• Instead of making a bouquet of flowers, you can go BIG and make larger-than-life sizes. I was involved in a local wedding where the bride carried three 10″ diameter paper flowers, and each of the bridesmaids carried 12″ diameter paper flowers. I used thick vinyl coated wire for the stems, and 180 gram Italian crepe paper for petals. The paper flowers for the entire wedding party took much less time to make compared to Heather’s autumn bouquet, and yet, made quite a statement.
• If you colour your petals with pastels like me, you’ll know that the powder can easily get on your fingers, hands, and your beautiful white wedding dress. Spray the assembled paper flower with a finishing spray to seal it. You can also use a UV protector spray, which also seals the paper while preventing the colour from fading.
DIY Paper Flower Cosmo
• 24 gauge stem wire
• 180 gram florist crepe in Goldenrod, Burgundy, and Bright White
• Double-sided crepe in Green Tea/Cypress
• Black marker
• Maroon or burgundy marker (I used Copic Markers in Peony and colourless blender)
• Design Master Colortool Spray in Basil and Burgundy
• Red pastel (I used Pan Pastel in Permanent Red Tint)
• Tacky glue
Step 1. Prepare the centre pollen by cutting a strip of Golden Rod florist crepe, 1” thick, across the grain. Stretch the strip. Cut a piece off 3” long. On one side, draw a fine line long one edge with a black marker. On the other side, draw a fine line along the same edge with a maroon marker and also paint small lines (about 1/4” long) perpendicular to the edge.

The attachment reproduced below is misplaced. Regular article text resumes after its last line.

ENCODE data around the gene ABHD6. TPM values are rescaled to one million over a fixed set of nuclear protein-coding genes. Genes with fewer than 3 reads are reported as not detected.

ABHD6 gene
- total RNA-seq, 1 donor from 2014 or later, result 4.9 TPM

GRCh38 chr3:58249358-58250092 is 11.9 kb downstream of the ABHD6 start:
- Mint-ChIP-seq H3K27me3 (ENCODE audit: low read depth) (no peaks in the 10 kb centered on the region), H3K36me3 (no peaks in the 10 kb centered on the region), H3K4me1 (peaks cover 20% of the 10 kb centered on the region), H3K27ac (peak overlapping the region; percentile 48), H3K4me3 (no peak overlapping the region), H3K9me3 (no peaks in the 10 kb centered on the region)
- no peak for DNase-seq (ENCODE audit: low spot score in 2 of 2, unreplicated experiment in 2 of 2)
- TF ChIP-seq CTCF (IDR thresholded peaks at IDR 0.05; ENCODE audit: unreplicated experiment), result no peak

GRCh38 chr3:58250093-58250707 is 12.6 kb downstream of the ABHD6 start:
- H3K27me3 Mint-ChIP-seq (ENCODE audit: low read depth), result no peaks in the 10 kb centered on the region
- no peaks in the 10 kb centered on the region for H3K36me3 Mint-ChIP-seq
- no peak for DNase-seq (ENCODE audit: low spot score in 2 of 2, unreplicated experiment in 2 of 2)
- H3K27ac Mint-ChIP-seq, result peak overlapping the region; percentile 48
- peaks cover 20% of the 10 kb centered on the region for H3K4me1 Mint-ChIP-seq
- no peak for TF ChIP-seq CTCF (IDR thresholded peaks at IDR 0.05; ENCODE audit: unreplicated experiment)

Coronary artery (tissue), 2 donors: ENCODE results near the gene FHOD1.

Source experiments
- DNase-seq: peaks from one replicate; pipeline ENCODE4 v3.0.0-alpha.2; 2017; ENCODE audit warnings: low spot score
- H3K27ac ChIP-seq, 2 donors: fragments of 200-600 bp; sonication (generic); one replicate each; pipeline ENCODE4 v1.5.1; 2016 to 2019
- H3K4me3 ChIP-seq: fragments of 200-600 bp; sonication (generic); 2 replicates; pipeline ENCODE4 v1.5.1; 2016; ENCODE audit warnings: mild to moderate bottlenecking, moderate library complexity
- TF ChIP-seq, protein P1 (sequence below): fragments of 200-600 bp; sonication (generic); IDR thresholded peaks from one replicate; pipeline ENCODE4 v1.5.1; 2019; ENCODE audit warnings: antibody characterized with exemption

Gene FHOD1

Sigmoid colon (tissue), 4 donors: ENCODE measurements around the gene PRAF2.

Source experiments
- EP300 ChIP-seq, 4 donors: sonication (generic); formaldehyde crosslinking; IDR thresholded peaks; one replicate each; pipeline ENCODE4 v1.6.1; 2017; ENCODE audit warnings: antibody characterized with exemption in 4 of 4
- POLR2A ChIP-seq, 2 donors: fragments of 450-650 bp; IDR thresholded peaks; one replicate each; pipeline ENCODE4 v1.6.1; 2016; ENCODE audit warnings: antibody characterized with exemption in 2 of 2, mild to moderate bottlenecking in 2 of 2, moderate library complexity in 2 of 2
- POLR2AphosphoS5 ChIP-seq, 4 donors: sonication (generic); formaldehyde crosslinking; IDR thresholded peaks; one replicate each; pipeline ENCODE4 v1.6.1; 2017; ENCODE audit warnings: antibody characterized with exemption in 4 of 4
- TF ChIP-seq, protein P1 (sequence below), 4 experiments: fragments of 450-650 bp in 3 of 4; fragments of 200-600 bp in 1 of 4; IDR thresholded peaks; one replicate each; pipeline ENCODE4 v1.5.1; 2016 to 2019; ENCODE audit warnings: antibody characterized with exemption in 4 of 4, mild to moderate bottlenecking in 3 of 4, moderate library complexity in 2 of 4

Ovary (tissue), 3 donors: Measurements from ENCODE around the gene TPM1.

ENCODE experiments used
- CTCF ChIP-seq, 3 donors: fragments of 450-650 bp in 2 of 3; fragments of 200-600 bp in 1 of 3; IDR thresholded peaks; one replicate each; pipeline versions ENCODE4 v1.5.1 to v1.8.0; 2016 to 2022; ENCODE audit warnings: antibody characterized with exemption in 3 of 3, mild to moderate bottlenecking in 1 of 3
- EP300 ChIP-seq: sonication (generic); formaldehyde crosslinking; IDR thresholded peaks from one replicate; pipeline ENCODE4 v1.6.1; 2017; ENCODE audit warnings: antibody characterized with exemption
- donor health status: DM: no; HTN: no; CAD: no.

Step 2. Fringe from end to end of the strip by cutting thin slits 1/3 the way down from the coloured edge.
Steps 3 + 4. Apply glue to the end of the strip to adhere a 24 gauge stem wire. After the glue dries, dot the rest of the strip with glue and then roll the stem wire along the strip.
Steps 5 + 6. To further secure the strip, take a strip of white floral tape or white florist crepe (stretched) and wrap around the base of the fringed centre and down the stem wire. Using your fingers, gently spread the fringe into a half-sphere.
Step 7. Cut 8 petals out of stretched burgundy florist crepe. My petals are about 1” wide at the widest, and 2” long along the grain, with a tapered bottom and a wavy top. Further smooth out the crepe by plucking the paper from the bottom to the top using your thumb index finger several times.
Step 8. I like to colour the petals with a marker in a colour slightly darker than the petal. I coloured the bottom and the top edges with a Copic Marker in Peony and used the colourless blender to blend the colour into the petal. After applying the colours, curl the top of the petals. I like to use a 16 gauge stem wire that I had cut on an angle, but I know other paper flower artists like to use a skewer, scissors etc.
Steps 9 + 10. Pinch the bottom of the petal and then twist to give the petal a concave shape. Apply glue on the pinched/twisted end and attach all 8 petals to the fringed centre, ensuring that the petals sit below the fringe.
Step 11. Cut a piece of double-sided green crepe, 1” long along the grain and 3/4” wide. Cut 8 sepals. I usually fold it in half and cut 4 sepals, which double into 8 once I open it up. Curl slightly if you wish. Glue and wrap the sepal piece around the bottom of the petals with the lighter green tea side facing outward.
Step 12. I brush on Pan Pastel in Permanent Red Tint onto each petal from the centre to 2/3 up the petal to finish the colouring.
Step 13. I spray the white stem with Design Master Colortool first in Basil to get a smooth transition from the green sepal to the stem, and then in Burgundy.
Ready to see how Heather’s paper flower bouquet worked with her bridal style (hello, dip-dyed dress!)? Here goes…
So incredible! Pop into our gallery below to see more paper flower wedding ideas:
HUGE thanks to Jessie for sharing her tips and tutorial with us! Cakies, would you incorporate paper flowers into your wedding? Let us know!
Photography, Paper Flower Designs, & DIY Tutorial: Jessie Chui of Crafted to Bloom / Wedding Photography: Nicole Berrett Photography